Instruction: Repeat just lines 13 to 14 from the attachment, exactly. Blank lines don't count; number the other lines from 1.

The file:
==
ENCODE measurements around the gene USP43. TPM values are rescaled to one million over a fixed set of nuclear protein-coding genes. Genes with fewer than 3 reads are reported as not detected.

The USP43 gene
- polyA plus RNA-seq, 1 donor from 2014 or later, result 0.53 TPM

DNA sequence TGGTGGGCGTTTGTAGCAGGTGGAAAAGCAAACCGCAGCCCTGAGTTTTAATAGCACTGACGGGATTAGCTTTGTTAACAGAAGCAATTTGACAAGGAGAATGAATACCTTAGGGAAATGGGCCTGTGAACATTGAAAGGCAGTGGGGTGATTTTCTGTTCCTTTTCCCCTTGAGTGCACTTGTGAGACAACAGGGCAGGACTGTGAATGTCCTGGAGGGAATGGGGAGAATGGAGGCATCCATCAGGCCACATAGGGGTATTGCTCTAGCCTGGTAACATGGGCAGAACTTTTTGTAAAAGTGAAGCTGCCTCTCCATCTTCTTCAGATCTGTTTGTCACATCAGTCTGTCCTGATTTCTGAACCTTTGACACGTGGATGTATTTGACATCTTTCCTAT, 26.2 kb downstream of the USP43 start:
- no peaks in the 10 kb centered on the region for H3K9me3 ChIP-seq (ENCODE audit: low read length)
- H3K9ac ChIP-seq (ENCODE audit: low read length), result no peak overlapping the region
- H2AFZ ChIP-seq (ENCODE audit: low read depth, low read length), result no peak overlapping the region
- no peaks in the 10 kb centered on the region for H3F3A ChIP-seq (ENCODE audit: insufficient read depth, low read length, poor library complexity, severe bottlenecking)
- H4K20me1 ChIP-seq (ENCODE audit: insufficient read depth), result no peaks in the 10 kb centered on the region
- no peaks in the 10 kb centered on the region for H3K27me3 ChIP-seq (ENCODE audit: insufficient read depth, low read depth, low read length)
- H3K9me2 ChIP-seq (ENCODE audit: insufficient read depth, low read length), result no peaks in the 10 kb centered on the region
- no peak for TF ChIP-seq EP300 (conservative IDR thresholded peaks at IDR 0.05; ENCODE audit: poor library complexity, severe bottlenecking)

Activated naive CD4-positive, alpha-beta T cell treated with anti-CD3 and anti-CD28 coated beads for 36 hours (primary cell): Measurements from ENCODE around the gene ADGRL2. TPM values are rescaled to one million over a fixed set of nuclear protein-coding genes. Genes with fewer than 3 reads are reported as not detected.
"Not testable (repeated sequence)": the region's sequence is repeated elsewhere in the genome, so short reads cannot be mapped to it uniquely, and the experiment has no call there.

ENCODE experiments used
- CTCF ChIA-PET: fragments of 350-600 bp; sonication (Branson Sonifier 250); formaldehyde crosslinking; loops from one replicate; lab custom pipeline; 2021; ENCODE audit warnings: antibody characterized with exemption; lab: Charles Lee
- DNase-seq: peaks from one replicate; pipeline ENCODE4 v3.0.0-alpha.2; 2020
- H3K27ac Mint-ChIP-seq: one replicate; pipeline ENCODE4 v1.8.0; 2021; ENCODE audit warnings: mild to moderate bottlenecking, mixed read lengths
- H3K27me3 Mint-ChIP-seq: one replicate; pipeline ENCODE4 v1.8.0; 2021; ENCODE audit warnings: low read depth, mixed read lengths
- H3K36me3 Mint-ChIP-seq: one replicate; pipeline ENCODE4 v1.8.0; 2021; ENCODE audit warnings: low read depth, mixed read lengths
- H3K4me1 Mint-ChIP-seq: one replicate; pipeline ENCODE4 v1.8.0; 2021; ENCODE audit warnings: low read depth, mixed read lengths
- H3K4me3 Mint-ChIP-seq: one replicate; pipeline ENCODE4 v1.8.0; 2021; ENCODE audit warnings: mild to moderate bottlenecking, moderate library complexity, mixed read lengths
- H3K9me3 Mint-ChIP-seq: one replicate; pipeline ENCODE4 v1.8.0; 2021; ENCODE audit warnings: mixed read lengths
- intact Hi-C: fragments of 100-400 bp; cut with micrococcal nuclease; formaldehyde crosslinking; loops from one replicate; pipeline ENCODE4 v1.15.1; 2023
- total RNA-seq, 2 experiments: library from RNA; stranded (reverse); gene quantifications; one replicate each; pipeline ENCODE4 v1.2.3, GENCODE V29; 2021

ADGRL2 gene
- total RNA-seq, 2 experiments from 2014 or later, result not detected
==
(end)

Activated naive CD4-positive, alpha-beta T cell treated with anti-CD3 and anti-CD28 coated beads for 36 hours (primary cell): Measurements from ENCODE around the gene ADGRL2. TPM values are rescaled to one million over a fixed set of nuclear protein-coding genes. Genes with fewer than 3 reads are reported as not detected.
"Not testable (repeated sequence)": the region's sequence is repeated elsewhere in the genome, so short reads cannot be mapped to it uniquely, and the experiment has no call there.